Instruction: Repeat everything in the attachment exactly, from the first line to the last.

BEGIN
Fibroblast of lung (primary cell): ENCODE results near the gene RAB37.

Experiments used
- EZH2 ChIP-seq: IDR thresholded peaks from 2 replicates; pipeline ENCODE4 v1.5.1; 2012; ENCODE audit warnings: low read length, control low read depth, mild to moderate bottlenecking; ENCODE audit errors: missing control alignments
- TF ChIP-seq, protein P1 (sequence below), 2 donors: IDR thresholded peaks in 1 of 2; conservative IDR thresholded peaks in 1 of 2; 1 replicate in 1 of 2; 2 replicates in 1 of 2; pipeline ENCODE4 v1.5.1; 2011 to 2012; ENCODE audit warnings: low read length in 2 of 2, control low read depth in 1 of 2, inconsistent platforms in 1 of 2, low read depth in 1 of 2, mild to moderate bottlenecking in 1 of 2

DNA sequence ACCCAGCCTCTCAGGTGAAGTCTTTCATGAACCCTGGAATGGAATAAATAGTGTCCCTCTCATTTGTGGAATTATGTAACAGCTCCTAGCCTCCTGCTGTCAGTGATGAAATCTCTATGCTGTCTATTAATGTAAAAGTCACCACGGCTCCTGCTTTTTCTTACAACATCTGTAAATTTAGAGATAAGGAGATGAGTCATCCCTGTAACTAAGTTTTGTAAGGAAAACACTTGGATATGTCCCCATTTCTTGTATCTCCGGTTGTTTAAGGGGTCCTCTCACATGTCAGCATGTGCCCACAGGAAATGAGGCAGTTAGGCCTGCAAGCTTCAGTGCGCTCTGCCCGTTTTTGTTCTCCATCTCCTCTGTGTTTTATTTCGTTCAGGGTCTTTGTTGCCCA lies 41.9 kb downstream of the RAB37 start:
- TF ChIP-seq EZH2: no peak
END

Fibroblast of lung (primary cell): ENCODE results near the gene RAB37.

Experiments used
- EZH2 ChIP-seq: IDR thresholded peaks from 2 replicates; pipeline ENCODE4 v1.5.1; 2012; ENCODE audit warnings: low read length, control low read depth, mild to moderate bottlenecking; ENCODE audit errors: missing control alignments
- TF ChIP-seq, protein P1 (sequence below), 2 donors: IDR thresholded peaks in 1 of 2; conservative IDR thresholded peaks in 1 of 2; 1 replicate in 1 of 2; 2 replicates in 1 of 2; pipeline ENCODE4 v1.5.1; 2011 to 2012; ENCODE audit warnings: low read length in 2 of 2, control low read depth in 1 of 2, inconsistent platforms in 1 of 2, low read depth in 1 of 2, mild to moderate bottlenecking in 1 of 2

DNA sequence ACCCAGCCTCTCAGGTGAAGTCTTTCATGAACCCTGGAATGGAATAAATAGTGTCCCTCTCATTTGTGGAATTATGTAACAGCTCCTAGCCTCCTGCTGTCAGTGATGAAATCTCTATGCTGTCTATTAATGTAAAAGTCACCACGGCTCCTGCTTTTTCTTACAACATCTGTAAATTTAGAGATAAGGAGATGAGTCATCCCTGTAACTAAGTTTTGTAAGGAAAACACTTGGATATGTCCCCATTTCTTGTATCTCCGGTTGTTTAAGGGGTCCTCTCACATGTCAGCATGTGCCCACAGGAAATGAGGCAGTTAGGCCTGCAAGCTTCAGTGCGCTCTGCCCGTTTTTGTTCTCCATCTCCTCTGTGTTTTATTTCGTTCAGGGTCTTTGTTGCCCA lies 41.9 kb downstream of the RAB37 start:
- TF ChIP-seq EZH2: no peak